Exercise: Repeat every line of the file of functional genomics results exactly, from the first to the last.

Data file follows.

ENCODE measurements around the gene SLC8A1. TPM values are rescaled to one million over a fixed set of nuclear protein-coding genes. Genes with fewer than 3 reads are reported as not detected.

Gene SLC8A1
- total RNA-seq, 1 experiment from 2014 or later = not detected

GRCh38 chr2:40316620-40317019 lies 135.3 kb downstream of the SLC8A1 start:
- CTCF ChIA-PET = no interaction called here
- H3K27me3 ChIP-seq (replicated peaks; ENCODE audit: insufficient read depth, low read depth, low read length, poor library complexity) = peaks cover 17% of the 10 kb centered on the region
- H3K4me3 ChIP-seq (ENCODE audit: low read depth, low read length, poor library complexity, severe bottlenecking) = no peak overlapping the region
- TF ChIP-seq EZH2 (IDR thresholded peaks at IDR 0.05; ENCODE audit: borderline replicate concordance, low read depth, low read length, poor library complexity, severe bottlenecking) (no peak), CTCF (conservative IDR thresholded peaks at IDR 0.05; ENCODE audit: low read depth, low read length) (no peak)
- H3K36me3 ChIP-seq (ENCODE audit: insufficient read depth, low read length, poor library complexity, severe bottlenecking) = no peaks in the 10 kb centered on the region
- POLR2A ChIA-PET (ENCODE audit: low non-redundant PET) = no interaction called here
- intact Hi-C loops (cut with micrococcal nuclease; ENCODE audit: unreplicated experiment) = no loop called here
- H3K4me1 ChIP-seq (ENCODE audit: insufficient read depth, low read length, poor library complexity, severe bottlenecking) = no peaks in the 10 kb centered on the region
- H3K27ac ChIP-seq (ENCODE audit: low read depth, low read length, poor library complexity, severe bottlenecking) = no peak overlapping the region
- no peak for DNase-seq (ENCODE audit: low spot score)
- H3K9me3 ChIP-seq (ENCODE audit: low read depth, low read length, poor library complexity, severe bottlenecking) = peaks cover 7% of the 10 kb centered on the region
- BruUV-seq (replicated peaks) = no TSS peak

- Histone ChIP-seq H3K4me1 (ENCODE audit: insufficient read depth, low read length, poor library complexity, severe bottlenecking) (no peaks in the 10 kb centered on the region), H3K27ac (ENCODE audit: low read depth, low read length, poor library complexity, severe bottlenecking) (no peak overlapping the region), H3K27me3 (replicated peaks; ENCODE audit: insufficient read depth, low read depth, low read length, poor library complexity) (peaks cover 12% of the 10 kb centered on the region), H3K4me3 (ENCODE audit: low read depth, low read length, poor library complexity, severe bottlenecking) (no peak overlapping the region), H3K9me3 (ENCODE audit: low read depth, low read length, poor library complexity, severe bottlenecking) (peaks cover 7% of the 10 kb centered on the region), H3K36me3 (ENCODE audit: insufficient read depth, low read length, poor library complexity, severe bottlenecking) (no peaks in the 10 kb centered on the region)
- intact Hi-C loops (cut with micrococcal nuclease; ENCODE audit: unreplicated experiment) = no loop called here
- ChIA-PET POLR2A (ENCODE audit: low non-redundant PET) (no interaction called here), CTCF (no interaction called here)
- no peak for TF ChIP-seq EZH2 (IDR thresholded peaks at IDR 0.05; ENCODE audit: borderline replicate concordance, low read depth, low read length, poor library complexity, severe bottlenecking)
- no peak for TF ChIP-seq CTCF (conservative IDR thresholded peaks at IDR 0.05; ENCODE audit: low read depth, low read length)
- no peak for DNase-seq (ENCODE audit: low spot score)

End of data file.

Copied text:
ENCODE measurements around the gene SLC8A1. TPM values are rescaled to one million over a fixed set of nuclear protein-coding genes. Genes with fewer than 3 reads are reported as not detected.

Gene SLC8A1
- total RNA-seq, 1 experiment from 2014 or later = not detected

GRCh38 chr2:40316620-40317019 lies 135.3 kb downstream of the SLC8A1 start:
- CTCF ChIA-PET = no interaction called here
- H3K27me3 ChIP-seq (replicated peaks; ENCODE audit: insufficient read depth, low read depth, low read length, poor library complexity) = peaks cover 17% of the 10 kb centered on the region
- H3K4me3 ChIP-seq (ENCODE audit: low read depth, low read length, poor library complexity, severe bottlenecking) = no peak overlapping the region
- TF ChIP-seq EZH2 (IDR thresholded peaks at IDR 0.05; ENCODE audit: borderline replicate concordance, low read depth, low read length, poor library complexity, severe bottlenecking) (no peak), CTCF (conservative IDR thresholded peaks at IDR 0.05; ENCODE audit: low read depth, low read length) (no peak)
- H3K36me3 ChIP-seq (ENCODE audit: insufficient read depth, low read length, poor library complexity, severe bottlenecking) = no peaks in the 10 kb centered on the region
- POLR2A ChIA-PET (ENCODE audit: low non-redundant PET) = no interaction called here
- intact Hi-C loops (cut with micrococcal nuclease; ENCODE audit: unreplicated experiment) = no loop called here
- H3K4me1 ChIP-seq (ENCODE audit: insufficient read depth, low read length, poor library complexity, severe bottlenecking) = no peaks in the 10 kb centered on the region
- H3K27ac ChIP-seq (ENCODE audit: low read depth, low read length, poor library complexity, severe bottlenecking) = no peak overlapping the region
- no peak for DNase-seq (ENCODE audit: low spot score)
- H3K9me3 ChIP-seq (ENCODE audit: low read depth, low read length, poor library complexity, severe bottlenecking) = peaks cover 7% of the 10 kb centered on the region
- BruUV-seq (replicated peaks) = no TSS peak

- Histone ChIP-seq H3K4me1 (ENCODE audit: insufficient read depth, low read length, poor library complexity, severe bottlenecking) (no peaks in the 10 kb centered on the region), H3K27ac (ENCODE audit: low read depth, low read length, poor library complexity, severe bottlenecking) (no peak overlapping the region), H3K27me3 (replicated peaks; ENCODE audit: insufficient read depth, low read depth, low read length, poor library complexity) (peaks cover 12% of the 10 kb centered on the region), H3K4me3 (ENCODE audit: low read depth, low read length, poor library complexity, severe bottlenecking) (no peak overlapping the region), H3K9me3 (ENCODE audit: low read depth, low read length, poor library complexity, severe bottlenecking) (peaks cover 7% of the 10 kb centered on the region), H3K36me3 (ENCODE audit: insufficient read depth, low read length, poor library complexity, severe bottlenecking) (no peaks in the 10 kb centered on the region)
- intact Hi-C loops (cut with micrococcal nuclease; ENCODE audit: unreplicated experiment) = no loop called here
- ChIA-PET POLR2A (ENCODE audit: low non-redundant PET) (no interaction called here), CTCF (no interaction called here)
- no peak for TF ChIP-seq EZH2 (IDR thresholded peaks at IDR 0.05; ENCODE audit: borderline replicate concordance, low read depth, low read length, poor library complexity, severe bottlenecking)
- no peak for TF ChIP-seq CTCF (conservative IDR thresholded peaks at IDR 0.05; ENCODE audit: low read depth, low read length)
- no peak for DNase-seq (ENCODE audit: low spot score)